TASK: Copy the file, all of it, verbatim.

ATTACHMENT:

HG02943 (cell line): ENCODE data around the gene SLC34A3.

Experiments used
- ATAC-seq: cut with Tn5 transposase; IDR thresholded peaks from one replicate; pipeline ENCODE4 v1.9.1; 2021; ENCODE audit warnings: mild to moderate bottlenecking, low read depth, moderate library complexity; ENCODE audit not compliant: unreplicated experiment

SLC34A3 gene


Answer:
HG02943 (cell line): ENCODE data around the gene SLC34A3.

Experiments used
- ATAC-seq: cut with Tn5 transposase; IDR thresholded peaks from one replicate; pipeline ENCODE4 v1.9.1; 2021; ENCODE audit warnings: mild to moderate bottlenecking, low read depth, moderate library complexity; ENCODE audit not compliant: unreplicated experiment

SLC34A3 gene